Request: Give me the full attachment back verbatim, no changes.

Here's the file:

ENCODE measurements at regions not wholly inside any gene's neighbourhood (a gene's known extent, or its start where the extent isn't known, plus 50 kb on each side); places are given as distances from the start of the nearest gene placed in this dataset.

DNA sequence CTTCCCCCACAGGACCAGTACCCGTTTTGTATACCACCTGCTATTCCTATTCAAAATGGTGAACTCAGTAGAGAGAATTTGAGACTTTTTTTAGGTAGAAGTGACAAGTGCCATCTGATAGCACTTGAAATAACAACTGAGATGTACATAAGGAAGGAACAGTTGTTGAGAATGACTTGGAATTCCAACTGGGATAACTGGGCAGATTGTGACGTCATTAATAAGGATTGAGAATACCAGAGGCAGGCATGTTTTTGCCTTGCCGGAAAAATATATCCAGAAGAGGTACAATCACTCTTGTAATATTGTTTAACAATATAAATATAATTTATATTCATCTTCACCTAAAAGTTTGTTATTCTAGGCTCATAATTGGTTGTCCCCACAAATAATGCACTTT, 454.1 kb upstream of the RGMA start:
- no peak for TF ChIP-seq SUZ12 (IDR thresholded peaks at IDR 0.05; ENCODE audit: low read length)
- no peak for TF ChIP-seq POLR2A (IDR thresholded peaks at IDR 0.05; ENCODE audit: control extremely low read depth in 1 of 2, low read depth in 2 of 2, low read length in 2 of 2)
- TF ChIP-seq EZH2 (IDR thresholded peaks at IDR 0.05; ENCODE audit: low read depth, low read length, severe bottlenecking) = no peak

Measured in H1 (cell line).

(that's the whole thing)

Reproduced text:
ENCODE measurements at regions not wholly inside any gene's neighbourhood (a gene's known extent, or its start where the extent isn't known, plus 50 kb on each side); places are given as distances from the start of the nearest gene placed in this dataset.

DNA sequence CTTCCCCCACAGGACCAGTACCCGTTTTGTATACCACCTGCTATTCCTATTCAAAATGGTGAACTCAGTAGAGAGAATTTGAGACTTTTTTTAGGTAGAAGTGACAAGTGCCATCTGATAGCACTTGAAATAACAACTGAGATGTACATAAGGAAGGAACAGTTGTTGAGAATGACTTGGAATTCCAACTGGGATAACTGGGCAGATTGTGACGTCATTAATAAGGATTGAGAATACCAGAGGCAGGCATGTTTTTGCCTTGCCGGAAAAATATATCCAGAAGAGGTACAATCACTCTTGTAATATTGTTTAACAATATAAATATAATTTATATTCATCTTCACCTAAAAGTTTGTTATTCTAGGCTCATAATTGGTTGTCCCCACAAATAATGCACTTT, 454.1 kb upstream of the RGMA start:
- no peak for TF ChIP-seq SUZ12 (IDR thresholded peaks at IDR 0.05; ENCODE audit: low read length)
- no peak for TF ChIP-seq POLR2A (IDR thresholded peaks at IDR 0.05; ENCODE audit: control extremely low read depth in 1 of 2, low read depth in 2 of 2, low read length in 2 of 2)
- TF ChIP-seq EZH2 (IDR thresholded peaks at IDR 0.05; ENCODE audit: low read depth, low read length, severe bottlenecking) = no peak

Measured in H1 (cell line).